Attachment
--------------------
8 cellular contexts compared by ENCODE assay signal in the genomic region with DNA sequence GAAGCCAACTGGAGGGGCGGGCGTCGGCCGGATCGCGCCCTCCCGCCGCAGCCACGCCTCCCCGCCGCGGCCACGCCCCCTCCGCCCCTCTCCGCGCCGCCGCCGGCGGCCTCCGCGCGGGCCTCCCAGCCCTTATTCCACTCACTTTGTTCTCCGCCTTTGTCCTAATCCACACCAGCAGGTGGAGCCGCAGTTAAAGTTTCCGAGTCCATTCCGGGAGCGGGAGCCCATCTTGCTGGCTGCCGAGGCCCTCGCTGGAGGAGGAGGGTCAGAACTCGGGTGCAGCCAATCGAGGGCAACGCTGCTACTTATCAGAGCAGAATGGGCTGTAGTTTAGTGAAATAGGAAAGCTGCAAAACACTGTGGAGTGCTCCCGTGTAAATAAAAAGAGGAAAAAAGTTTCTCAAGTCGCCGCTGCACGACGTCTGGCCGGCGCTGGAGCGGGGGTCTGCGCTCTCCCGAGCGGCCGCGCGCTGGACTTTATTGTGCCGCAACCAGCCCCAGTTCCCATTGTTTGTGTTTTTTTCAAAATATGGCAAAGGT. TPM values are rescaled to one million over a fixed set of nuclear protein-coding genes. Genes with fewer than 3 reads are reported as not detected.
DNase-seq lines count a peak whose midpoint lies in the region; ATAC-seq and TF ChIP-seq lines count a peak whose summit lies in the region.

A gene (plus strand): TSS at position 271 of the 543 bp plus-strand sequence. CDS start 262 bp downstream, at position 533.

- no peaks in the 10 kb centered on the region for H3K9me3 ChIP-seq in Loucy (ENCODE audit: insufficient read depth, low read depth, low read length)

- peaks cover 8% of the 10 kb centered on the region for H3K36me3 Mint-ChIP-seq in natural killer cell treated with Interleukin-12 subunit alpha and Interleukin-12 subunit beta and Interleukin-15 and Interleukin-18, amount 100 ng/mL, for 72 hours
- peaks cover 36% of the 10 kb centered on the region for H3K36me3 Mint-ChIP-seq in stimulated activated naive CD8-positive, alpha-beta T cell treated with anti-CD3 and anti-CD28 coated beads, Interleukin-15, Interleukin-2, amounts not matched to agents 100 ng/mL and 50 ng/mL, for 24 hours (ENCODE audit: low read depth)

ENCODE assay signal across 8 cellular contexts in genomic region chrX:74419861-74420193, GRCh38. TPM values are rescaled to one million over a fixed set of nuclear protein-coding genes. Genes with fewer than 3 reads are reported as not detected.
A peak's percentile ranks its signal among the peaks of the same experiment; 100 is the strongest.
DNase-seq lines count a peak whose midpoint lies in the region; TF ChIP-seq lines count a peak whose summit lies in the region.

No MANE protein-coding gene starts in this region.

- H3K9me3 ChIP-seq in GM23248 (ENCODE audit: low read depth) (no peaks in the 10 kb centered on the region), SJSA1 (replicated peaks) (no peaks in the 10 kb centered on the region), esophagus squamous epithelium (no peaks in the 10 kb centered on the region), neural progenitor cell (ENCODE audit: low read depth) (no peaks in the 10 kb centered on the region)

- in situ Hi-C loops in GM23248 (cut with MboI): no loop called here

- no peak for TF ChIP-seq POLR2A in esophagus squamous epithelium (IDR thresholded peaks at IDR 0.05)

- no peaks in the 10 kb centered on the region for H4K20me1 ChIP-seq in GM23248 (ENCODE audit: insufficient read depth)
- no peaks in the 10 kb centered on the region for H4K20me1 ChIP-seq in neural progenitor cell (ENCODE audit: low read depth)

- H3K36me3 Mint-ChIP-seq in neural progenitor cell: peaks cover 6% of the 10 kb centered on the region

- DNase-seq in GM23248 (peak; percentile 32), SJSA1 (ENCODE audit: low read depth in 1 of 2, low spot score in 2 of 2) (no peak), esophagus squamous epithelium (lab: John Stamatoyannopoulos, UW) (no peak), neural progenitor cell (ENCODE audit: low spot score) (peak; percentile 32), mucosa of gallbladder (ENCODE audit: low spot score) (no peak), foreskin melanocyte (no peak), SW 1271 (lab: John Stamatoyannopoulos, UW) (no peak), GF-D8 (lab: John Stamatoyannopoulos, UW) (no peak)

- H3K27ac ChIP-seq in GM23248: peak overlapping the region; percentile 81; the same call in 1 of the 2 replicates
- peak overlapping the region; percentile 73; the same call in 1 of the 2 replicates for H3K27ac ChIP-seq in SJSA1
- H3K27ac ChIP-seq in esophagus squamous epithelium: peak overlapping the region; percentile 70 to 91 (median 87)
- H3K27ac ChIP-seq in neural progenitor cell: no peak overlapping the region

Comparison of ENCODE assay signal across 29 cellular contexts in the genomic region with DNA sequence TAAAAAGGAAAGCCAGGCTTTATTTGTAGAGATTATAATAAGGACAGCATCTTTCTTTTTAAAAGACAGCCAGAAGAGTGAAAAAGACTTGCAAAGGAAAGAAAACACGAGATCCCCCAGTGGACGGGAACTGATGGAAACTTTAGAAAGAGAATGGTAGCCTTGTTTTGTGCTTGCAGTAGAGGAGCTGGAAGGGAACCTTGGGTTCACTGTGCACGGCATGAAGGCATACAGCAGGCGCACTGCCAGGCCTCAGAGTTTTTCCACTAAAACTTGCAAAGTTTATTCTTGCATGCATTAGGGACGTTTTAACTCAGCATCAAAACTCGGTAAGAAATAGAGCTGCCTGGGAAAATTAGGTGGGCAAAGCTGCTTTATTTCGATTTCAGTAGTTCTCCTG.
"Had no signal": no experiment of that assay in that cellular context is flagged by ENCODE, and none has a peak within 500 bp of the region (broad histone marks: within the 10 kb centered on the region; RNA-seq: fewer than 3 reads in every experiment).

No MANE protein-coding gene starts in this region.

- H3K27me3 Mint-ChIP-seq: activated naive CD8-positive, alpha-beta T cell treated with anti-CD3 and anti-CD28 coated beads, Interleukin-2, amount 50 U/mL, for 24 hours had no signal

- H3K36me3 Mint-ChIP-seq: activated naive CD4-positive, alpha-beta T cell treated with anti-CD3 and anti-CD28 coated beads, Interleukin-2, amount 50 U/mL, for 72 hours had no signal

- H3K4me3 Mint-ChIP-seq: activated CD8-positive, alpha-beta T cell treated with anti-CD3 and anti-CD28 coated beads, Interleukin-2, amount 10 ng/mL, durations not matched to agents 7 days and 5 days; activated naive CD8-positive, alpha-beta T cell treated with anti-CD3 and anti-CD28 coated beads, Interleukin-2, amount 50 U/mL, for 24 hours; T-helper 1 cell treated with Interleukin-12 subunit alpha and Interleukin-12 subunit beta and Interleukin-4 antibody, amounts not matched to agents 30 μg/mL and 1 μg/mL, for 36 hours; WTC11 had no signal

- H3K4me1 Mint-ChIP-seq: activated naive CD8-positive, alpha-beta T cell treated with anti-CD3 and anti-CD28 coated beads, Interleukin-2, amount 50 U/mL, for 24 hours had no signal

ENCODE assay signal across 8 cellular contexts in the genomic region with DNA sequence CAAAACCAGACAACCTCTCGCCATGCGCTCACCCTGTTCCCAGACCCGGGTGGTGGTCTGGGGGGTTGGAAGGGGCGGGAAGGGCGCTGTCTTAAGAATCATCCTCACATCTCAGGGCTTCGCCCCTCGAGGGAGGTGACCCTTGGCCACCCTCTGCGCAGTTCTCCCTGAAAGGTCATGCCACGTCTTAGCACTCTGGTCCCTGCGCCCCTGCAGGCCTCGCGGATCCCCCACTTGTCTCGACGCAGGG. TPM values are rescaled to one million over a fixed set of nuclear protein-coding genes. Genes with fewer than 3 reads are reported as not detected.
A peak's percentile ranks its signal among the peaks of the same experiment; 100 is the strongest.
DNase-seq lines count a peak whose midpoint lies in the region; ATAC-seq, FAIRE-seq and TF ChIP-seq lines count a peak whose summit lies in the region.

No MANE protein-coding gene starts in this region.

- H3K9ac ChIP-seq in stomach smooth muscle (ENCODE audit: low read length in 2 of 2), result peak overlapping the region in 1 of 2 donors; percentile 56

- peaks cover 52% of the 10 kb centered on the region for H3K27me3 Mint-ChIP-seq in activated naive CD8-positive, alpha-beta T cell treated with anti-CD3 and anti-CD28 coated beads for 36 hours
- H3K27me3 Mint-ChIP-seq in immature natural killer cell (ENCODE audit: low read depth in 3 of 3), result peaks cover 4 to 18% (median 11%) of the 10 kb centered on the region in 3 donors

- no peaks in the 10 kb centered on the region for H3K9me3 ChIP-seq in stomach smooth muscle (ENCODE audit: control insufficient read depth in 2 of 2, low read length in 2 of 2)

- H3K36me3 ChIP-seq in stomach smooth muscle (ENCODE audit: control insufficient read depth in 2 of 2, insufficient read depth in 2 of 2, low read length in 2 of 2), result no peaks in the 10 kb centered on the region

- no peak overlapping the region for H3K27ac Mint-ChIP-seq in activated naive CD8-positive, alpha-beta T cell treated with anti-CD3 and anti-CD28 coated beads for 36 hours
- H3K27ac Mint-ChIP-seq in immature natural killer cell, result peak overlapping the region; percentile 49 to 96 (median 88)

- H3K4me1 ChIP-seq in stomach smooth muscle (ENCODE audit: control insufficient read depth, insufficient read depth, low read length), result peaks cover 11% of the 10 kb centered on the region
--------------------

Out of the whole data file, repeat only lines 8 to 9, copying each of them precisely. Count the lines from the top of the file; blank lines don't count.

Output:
A peak's percentile ranks its signal among the peaks of the same experiment; 100 is the strongest.
DNase-seq lines count a peak whose midpoint lies in the region; TF ChIP-seq lines count a peak whose summit lies in the region.